Henderson said in the preseason that she planned to help Hsu get the record “as early as possible.” Though Hsu hit only one 3-pointer in a season-opening loss at Stony Brook, she got over the hump in front of Friday’s home crowd.
Hsu, a 37.9% career 3-point shooter, now holds five 3-point records at Columbia and in the Ivy League:
- Columbia single-game record (nine, set in December 2022)
- Columbia and Ivy League single-season records (112, set in 2022-23)
- Columbia and Ivy career records (289)
The only major 3-point record she’s missing is the Ivy League single-game record of 10, which was set by Princeton’s Sandi Bittler in 1990. Hsu is also chasing Columbia’s career scoring record for men’s and women’s basketball (1,973 points) and could break it by the end of the season.
As Hsu nears that scoring record, she is likely to pad her new Ivy League 3-point record considerably. In her career, she is averaging 3.04 3-pointers per game, and if she maintains that pace, she’ll have 365 triples at the end of the regular season, likely with a few more games to play.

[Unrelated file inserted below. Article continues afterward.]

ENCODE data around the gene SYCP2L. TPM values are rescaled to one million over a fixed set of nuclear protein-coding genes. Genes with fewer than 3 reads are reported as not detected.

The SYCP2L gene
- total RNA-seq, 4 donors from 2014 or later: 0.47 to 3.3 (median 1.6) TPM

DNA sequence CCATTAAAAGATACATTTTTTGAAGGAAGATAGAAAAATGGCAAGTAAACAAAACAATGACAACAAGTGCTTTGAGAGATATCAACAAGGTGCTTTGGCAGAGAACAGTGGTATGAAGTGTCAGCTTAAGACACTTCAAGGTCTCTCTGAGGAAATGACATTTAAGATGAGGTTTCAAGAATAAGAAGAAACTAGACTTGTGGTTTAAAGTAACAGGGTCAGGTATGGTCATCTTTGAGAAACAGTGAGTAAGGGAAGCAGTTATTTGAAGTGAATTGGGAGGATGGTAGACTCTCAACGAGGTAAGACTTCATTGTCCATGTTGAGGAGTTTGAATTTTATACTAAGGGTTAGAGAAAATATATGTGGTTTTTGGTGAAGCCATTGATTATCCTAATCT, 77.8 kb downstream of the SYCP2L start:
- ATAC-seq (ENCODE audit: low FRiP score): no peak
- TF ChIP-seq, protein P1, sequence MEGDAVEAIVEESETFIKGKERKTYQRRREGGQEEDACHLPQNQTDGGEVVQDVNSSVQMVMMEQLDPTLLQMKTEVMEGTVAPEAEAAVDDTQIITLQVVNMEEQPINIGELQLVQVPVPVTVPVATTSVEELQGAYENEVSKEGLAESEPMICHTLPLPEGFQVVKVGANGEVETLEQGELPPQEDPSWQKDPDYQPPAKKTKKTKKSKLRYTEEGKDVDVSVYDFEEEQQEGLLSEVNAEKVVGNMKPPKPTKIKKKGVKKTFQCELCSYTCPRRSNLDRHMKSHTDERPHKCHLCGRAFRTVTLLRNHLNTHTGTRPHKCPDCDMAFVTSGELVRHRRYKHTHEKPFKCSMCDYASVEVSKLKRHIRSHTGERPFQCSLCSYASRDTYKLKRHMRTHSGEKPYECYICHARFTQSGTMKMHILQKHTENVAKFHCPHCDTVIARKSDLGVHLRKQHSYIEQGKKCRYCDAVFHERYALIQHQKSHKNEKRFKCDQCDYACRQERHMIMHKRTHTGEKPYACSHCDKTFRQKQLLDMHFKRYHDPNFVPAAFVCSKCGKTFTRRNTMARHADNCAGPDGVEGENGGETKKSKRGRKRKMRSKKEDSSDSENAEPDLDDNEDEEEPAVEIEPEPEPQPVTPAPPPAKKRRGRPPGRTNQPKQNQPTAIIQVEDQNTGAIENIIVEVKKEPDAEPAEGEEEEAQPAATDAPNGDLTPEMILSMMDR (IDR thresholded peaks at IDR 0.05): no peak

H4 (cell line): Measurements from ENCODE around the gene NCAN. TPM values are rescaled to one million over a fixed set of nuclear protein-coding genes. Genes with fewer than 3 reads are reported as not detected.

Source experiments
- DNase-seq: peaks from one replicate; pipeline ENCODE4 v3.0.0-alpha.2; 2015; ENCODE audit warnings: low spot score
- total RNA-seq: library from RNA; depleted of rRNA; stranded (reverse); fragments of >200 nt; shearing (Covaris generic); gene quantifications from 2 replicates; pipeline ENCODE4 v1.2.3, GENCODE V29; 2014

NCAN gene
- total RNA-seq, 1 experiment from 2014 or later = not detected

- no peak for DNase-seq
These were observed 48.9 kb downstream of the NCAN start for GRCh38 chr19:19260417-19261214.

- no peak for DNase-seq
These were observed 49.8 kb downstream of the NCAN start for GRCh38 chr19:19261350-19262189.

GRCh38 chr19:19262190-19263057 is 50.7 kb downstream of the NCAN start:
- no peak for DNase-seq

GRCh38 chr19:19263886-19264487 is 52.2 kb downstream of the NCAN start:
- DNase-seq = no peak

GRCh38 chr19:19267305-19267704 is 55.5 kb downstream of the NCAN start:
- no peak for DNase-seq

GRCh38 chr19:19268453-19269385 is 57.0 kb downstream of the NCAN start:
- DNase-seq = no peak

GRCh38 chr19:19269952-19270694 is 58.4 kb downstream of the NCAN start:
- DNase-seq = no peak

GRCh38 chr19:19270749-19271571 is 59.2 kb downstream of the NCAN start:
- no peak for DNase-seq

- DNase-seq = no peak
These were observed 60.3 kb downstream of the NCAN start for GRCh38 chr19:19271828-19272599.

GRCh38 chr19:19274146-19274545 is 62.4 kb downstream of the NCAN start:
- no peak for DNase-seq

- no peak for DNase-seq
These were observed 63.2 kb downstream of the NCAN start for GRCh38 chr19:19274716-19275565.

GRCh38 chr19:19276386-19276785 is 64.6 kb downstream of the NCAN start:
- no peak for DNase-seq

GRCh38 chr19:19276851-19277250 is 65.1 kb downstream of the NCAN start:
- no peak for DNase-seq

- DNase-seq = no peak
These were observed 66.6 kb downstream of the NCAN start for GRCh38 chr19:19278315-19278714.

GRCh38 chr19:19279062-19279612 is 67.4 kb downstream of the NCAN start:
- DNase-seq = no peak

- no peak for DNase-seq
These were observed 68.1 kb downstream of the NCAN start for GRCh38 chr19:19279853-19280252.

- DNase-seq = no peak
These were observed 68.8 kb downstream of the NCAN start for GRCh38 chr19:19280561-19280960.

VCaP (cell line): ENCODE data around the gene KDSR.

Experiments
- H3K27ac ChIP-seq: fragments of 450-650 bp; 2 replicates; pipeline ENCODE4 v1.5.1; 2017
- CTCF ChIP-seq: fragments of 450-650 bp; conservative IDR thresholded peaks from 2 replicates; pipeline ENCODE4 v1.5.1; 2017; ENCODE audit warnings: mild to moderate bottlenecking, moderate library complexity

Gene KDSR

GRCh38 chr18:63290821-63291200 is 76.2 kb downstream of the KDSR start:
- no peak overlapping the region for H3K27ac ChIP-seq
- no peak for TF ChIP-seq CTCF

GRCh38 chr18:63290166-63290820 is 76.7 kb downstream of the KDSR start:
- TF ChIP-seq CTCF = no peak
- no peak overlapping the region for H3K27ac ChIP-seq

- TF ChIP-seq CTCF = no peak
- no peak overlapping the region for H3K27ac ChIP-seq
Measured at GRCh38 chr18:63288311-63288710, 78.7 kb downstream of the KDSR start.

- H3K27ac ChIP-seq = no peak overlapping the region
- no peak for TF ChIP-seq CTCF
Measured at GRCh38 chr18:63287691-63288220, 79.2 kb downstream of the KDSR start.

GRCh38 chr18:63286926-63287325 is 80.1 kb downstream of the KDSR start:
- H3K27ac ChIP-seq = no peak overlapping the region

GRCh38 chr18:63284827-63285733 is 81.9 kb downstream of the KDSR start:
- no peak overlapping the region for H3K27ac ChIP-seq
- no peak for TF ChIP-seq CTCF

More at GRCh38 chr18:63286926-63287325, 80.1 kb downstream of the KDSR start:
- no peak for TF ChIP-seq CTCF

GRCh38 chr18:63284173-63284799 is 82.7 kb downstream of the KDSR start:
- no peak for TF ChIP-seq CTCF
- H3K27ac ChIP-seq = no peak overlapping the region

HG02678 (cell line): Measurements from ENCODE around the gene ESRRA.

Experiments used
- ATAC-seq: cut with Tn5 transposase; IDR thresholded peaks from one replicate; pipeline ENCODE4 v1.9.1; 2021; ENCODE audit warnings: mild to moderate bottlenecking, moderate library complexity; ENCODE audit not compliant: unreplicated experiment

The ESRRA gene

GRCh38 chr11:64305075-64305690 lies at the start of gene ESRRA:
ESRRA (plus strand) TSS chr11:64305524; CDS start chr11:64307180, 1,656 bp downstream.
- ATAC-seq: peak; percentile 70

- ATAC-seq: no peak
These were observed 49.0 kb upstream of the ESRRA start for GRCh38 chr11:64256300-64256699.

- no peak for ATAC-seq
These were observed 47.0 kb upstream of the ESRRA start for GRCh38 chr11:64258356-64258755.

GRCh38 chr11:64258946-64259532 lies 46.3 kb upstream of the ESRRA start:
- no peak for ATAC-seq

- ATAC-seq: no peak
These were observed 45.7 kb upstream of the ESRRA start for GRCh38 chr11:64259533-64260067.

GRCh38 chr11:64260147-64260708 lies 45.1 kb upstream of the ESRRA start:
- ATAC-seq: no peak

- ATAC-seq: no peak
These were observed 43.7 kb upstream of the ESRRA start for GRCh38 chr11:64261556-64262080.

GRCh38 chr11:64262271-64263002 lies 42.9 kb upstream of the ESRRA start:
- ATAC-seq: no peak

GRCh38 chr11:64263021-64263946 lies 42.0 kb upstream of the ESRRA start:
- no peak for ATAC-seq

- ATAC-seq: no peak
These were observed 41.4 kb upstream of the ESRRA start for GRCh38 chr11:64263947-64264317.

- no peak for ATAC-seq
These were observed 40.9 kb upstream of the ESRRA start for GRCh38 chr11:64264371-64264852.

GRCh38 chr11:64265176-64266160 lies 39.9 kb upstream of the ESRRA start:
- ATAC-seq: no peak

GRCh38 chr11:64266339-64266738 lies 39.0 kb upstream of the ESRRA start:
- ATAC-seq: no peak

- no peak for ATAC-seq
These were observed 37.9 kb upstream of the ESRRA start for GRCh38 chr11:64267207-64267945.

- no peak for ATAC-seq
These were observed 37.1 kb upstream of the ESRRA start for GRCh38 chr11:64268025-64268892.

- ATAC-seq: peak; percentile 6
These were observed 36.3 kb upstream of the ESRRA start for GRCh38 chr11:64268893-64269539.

It’s actually conservative to assume Hsu will stick to her career average, though, because those around her say she’s playing at an even higher level now. Against Stony Brook, she had 23 points and 12 rebounds despite shooting 1-for-13 from 3-point range. And against Seton Hall, she poured in 21 points on 6-for-12 shooting, including 3-for-6 from deep, and chipped in seven rebounds, three assists and three steals.
“A player like her that’s such an amazing, consistent 3-point threat, I want her to shoot as many shots as she can take,” Columbia head coach Megan Griffith told reporters on Thursday. “I don’t care if she makes or misses all of them. To me, the gravitational pull that she has on the basketball court is like nothing I’ve seen in a long time. …
“If you look at her statistics, she has improved literally in every facet of the game, and she’s now playing at a higher, more intense level. She is playing like a professional basketball player.”
Griffith added after Friday’s game, “She’s literally doing everything for us right now.” That even included taking the jump ball, as Columbia started a relatively small, four-guard lineup.